The weekend of the Great British Spring Clean might be over but Kent County Council shows no signs of slowing down in getting the garden of England to live up to its name.
Around 120 litter picks were carried out across Kent by volunteers, and our Community Wardens, Country Parks and Highways teams were involved in contributing to keeping Kent clean, but cleaning up the county will continue throughout March and April with the launch of the Keep Kent Clean campaign.
The campaign is aimed at getting people to respect the county after the hard work of volunteers cleaning it up over the weekend.
KCC Leader Paul Carter said: “I’d like to say a big thank you to all of our staff and everyone who took part in clean-ups in their local communities over the weekend.
“At this time of year nature is pretty raw and after a fairly hard winter the county looks at its worse.
“We’re building on the work that has already been done; we’re out there with more litter picks, more sign cleaning, painting lines, planting shrubs and having pride in our county.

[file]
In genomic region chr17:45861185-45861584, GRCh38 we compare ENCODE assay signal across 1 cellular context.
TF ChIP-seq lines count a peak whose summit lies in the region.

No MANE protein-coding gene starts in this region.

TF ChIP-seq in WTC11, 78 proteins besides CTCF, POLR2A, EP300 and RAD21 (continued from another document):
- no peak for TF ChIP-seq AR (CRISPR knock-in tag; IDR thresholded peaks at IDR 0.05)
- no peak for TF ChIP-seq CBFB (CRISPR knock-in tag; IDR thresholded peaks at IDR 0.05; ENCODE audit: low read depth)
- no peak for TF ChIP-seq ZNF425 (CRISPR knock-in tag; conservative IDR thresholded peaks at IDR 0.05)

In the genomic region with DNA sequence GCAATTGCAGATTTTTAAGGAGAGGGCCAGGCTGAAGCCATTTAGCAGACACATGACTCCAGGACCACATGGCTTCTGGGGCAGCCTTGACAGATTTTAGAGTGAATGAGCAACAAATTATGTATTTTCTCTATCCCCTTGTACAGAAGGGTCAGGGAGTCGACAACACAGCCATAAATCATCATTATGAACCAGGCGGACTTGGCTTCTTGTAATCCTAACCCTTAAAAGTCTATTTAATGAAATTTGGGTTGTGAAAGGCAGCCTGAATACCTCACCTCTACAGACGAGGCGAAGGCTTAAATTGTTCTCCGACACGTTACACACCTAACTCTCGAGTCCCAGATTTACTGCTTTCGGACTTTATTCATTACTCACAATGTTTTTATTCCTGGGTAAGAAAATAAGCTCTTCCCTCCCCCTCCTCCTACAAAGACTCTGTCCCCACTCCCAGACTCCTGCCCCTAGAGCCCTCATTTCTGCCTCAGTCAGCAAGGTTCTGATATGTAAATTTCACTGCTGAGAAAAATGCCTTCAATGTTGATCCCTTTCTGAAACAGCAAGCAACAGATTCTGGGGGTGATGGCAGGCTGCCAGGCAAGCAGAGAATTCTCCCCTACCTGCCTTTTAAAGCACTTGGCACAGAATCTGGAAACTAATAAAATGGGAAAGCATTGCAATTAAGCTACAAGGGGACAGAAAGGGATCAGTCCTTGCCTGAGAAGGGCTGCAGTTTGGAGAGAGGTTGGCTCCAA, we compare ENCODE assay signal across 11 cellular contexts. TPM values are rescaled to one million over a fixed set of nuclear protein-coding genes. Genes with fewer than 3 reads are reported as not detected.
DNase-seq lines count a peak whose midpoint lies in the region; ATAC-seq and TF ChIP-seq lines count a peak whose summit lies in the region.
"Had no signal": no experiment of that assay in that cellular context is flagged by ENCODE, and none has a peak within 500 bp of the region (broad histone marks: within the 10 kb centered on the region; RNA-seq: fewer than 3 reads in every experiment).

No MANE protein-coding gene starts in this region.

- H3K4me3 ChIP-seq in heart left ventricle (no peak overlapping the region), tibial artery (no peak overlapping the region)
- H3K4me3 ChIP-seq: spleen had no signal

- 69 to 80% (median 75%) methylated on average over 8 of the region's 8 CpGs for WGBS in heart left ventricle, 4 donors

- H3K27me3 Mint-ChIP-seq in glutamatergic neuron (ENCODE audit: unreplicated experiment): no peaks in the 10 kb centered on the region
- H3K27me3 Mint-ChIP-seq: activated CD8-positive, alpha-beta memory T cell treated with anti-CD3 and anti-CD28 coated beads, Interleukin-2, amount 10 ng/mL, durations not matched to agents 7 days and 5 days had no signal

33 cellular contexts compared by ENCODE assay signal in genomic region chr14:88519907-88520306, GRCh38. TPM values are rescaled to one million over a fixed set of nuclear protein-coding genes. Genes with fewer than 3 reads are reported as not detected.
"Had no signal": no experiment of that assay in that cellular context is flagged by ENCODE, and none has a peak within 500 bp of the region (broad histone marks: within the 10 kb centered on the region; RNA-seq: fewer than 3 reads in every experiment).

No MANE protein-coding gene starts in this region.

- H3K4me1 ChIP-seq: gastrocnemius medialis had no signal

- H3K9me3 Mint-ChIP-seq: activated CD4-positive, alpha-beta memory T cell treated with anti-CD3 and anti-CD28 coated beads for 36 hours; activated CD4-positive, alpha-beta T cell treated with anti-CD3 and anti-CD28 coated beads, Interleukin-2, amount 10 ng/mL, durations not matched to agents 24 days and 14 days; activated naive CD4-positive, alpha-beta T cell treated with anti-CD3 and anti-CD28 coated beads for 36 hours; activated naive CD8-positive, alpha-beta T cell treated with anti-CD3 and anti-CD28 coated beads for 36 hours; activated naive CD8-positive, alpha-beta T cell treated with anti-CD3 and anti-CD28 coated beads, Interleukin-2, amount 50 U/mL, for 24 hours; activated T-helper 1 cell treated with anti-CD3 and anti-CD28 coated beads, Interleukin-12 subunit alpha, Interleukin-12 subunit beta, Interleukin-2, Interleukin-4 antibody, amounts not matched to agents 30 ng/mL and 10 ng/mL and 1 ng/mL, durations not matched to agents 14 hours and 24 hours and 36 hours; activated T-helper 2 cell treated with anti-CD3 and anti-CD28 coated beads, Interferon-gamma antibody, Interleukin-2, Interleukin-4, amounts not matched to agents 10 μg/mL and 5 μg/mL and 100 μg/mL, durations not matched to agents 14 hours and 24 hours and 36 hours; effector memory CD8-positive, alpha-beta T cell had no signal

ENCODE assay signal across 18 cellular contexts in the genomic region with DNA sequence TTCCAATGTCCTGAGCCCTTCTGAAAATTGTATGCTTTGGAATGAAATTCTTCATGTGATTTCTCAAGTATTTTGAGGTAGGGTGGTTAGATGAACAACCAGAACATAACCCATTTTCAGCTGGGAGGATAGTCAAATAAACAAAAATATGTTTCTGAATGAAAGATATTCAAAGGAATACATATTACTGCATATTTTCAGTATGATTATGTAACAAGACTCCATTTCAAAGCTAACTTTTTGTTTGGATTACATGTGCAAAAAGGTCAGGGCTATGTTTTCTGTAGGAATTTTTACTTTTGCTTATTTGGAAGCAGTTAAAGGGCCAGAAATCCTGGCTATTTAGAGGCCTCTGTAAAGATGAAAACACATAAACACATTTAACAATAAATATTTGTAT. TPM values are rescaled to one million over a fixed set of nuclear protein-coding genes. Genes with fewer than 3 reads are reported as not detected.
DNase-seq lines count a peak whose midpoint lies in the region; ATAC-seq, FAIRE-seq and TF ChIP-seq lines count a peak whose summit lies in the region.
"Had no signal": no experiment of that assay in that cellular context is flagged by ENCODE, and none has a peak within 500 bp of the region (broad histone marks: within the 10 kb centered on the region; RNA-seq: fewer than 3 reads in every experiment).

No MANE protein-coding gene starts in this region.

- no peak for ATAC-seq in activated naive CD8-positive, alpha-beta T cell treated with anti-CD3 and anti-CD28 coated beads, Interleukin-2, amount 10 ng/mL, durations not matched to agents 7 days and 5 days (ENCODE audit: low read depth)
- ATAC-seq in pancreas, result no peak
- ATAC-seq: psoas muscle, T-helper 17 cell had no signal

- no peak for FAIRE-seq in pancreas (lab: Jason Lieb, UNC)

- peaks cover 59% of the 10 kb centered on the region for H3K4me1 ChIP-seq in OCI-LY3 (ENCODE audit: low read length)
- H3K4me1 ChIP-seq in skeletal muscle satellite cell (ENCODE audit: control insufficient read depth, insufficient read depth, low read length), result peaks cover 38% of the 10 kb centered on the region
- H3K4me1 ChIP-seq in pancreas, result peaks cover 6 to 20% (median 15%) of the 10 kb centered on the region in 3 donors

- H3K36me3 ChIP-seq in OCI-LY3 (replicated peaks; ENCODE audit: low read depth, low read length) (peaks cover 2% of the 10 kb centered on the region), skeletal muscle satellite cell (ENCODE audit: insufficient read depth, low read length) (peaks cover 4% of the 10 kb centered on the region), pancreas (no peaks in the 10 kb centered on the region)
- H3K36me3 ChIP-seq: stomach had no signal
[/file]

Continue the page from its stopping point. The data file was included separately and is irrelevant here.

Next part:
“We have been co-ordinating Kent’s clean-up efforts with our partners at district and parish councils, as well as Highways England, because we want to see an end to littering and keeping Kent beautiful is something we can all play a part in.”
The campaign is being supported by a series of videos which show Kent rejecting the litter being thrown on the ground.
There will also be regular updates on what is being done via the council’s Twitter and Facebook pages and anyone who has taken part in a tidy-up is encouraged to share their photos.
KCC’s own work includes vegetation clearance, white line refreshing, litter picks in certain areas and cleaning of road signs.
About 2.25 million pieces of litter are dropped on the streets of the UK every day with 30 million tons of rubbish collected from England’s streets each year.
District and borough councils in England spend over £700 million on street cleaning services every year.